If this was Becta's only failing then one might be prepared to forgive them. I have spent quite a bit of time working with them over the years, and have found them to be completely out of touch with reality. Here are a few examples...
  • Becta don't recommend products, they 'approve' firms. How stupid is that? So an approved company only produces good products?
  • Becta have no contact with real schools. I work in real schools - and have done for many years. Every contact I have had with Becta leads me to believe that their employees just never go to real schools.
  • Teachers don't use email. There is a clear failure of Government - and Becta their agents - to get teachers to use email. I know, I'm offering families free computers, and can't liaise with my teacher contacts because a good half of the senior staff I'm trying to contact do not use their email.
  • Failure to appreciate Free Software. Becta's misunderstanding of Free Software has been made clear over the past few years, and is possibly most obvious in its failure to appreciate the potential of Moodle.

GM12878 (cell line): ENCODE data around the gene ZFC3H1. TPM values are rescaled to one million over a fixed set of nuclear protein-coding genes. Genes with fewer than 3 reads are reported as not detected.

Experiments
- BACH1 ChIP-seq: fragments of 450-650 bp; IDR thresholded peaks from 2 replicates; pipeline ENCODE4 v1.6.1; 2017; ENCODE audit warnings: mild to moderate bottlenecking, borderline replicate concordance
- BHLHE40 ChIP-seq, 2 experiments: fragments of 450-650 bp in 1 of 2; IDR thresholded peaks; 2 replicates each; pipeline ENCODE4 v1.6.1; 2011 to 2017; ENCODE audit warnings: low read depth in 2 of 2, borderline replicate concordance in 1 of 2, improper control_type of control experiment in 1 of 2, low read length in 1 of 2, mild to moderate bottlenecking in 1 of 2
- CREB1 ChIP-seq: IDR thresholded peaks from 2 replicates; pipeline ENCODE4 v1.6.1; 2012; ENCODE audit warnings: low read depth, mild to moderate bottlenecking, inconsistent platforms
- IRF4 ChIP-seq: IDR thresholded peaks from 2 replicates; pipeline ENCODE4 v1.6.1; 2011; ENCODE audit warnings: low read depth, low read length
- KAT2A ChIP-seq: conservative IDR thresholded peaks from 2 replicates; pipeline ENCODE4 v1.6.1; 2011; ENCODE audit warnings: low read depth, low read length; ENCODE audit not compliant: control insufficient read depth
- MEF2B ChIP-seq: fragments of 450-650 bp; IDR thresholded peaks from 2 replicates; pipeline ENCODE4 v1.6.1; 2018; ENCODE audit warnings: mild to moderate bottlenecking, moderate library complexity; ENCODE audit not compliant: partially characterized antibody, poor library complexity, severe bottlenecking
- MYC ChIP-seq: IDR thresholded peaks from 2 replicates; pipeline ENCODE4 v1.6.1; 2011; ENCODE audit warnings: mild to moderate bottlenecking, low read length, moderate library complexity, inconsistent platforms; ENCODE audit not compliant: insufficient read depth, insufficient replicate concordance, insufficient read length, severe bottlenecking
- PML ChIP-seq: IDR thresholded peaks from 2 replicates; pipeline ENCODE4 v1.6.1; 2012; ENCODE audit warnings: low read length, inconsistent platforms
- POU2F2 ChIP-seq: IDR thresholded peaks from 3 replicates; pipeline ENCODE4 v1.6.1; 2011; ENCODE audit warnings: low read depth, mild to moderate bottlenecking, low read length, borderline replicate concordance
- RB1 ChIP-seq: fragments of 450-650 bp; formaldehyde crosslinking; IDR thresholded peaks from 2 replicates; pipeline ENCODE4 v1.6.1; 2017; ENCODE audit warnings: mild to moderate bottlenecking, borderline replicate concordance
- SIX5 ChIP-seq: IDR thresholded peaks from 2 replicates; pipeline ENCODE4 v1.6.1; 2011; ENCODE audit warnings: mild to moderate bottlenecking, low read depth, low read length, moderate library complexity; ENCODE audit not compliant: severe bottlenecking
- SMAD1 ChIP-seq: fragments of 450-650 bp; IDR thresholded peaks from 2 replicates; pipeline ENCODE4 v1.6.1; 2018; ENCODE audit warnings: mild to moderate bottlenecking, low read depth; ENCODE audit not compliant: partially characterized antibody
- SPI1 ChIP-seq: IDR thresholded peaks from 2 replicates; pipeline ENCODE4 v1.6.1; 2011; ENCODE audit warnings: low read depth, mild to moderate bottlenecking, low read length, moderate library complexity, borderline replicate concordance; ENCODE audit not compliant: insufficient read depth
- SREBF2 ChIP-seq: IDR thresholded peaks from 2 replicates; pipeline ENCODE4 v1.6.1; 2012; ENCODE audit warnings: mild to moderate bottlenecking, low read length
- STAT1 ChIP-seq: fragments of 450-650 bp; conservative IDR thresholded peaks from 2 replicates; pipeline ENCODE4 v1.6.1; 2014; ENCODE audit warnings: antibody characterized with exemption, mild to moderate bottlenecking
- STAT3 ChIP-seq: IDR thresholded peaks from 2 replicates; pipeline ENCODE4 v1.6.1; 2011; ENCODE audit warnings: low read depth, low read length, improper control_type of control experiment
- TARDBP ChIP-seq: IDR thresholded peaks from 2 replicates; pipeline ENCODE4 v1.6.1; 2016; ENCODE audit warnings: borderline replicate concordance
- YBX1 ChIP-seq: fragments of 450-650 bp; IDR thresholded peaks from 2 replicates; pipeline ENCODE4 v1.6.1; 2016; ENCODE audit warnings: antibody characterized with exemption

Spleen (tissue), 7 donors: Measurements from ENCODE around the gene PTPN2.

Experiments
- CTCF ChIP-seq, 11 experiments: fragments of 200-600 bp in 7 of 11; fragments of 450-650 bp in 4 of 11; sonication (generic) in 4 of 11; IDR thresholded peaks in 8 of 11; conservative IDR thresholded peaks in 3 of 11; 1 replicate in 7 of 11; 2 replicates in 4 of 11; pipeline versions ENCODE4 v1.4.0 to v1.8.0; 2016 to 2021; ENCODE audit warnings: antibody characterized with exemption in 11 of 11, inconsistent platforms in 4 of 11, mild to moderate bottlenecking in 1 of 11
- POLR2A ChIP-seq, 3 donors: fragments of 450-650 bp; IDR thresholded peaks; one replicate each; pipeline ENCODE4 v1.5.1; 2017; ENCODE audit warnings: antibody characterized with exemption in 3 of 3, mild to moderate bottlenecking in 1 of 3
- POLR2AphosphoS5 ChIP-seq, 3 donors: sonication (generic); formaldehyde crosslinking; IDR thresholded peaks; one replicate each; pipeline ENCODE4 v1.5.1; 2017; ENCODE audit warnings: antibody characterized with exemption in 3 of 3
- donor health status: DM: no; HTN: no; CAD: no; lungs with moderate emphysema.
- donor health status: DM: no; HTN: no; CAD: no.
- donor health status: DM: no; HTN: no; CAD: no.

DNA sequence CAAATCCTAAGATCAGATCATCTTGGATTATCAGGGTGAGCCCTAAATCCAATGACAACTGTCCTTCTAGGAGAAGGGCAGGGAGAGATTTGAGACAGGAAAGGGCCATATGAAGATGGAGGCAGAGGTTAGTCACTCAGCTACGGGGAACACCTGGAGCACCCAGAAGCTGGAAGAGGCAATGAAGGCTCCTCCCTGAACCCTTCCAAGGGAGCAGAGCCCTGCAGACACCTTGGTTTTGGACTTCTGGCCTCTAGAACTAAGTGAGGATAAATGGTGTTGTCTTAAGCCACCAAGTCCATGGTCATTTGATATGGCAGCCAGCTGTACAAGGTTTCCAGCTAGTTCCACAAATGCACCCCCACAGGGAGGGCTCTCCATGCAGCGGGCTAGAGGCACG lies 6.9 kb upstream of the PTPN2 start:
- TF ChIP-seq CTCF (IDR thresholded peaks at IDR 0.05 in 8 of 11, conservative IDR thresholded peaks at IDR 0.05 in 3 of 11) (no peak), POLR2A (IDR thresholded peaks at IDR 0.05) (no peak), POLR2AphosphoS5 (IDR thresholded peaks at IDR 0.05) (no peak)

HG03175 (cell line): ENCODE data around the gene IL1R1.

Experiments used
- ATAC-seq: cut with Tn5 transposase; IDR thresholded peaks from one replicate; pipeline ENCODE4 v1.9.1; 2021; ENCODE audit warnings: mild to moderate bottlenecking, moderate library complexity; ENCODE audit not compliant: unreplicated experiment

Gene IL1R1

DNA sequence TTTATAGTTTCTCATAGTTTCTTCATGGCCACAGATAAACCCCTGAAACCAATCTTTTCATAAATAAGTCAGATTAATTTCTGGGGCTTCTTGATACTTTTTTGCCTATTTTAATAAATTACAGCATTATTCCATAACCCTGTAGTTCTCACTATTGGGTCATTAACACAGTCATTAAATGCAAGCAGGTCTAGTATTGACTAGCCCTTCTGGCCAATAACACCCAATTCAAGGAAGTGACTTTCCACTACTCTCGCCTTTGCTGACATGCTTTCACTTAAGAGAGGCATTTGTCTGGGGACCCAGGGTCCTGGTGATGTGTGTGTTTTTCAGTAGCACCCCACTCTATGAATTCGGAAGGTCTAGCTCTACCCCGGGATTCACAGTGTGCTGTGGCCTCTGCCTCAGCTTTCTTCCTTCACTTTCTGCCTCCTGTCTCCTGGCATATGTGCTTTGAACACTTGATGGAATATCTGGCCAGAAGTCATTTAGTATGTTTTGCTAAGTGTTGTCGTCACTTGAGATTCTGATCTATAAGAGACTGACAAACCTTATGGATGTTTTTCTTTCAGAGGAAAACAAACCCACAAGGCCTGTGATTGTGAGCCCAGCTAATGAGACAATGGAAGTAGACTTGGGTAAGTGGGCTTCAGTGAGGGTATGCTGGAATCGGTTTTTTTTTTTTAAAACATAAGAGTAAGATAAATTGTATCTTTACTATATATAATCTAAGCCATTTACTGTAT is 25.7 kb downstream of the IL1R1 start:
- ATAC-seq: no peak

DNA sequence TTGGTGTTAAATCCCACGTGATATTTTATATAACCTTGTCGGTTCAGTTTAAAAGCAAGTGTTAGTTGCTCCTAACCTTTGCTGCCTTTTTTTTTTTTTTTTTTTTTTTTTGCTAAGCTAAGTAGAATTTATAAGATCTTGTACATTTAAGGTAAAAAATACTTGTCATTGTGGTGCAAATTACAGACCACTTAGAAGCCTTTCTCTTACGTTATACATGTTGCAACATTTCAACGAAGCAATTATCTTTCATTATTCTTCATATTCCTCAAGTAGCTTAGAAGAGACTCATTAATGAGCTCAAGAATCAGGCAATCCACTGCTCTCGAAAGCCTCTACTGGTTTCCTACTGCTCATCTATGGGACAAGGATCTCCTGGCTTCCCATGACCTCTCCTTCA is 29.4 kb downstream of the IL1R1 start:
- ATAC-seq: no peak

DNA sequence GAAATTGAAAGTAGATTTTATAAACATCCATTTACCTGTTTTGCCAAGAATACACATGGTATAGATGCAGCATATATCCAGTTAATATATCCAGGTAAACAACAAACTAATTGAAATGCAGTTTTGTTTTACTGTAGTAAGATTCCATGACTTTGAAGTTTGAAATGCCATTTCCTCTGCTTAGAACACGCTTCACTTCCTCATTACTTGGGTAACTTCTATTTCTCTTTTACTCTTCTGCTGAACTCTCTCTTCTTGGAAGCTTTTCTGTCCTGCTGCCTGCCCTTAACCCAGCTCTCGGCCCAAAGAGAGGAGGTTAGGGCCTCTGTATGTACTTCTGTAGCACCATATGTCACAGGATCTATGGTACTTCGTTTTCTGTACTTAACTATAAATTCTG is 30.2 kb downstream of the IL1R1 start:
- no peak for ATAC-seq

There are some good people working for Becta, but they seem to me to be so tied down with procedures and bureaucracy that they cannot function effectively. The organisation has clearly run its course. They are followers not leaders - and educational ICT in the UK needs leadership.

Wednesday, October 03, 2007


The last few days have been spent mainly on a new project - thePILOTS.
I'm excited about this project as it is a way to improve the skills of technicians working in schools, SMEs and the third sector. The materials we are working on are designed for delivering with free software, specifically GNU/Linux. The qualification itself is not, however, operating system specific.
The major challenges have been:
  • working out the content; and
  • determining the expected skills of the audience.
If you want to collaborate on this project, just send me an e-mail or sign up at Gna.org.